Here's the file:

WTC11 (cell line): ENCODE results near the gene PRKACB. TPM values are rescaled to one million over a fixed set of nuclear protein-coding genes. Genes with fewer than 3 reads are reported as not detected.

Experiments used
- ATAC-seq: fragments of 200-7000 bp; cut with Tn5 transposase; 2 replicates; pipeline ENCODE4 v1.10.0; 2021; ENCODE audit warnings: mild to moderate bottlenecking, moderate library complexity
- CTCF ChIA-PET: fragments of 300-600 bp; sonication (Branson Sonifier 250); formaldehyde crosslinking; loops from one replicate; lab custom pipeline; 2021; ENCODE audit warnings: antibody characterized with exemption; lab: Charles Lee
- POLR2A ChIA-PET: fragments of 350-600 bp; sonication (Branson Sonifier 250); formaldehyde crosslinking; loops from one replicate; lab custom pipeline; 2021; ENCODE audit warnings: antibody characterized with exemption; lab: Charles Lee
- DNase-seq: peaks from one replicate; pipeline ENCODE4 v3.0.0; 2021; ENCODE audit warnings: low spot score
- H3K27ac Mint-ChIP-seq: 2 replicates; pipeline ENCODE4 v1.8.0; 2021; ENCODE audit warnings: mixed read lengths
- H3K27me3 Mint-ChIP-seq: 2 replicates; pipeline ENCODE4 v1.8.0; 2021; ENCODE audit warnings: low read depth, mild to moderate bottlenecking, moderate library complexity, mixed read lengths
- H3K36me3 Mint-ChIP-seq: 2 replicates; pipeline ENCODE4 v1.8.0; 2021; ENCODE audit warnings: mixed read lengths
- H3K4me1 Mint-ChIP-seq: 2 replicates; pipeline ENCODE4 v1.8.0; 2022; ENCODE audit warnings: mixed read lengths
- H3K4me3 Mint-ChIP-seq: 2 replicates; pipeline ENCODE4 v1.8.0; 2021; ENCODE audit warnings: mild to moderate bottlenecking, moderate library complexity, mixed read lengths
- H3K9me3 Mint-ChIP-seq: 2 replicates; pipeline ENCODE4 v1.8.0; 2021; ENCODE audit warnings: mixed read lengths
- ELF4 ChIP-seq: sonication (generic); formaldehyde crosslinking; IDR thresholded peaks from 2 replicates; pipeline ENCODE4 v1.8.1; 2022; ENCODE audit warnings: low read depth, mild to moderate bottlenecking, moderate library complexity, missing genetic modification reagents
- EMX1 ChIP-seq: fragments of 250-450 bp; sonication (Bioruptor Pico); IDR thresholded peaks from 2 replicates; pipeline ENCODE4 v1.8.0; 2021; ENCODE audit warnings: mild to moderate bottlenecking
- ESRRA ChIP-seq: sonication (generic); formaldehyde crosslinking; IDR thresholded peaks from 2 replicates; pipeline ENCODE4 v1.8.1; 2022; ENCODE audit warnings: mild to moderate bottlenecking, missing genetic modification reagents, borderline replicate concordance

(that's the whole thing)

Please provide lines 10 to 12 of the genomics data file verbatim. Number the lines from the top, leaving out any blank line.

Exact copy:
- H3K4me1 Mint-ChIP-seq: 2 replicates; pipeline ENCODE4 v1.8.0; 2022; ENCODE audit warnings: mixed read lengths
- H3K4me3 Mint-ChIP-seq: 2 replicates; pipeline ENCODE4 v1.8.0; 2021; ENCODE audit warnings: mild to moderate bottlenecking, moderate library complexity, mixed read lengths
- H3K9me3 Mint-ChIP-seq: 2 replicates; pipeline ENCODE4 v1.8.0; 2021; ENCODE audit warnings: mixed read lengths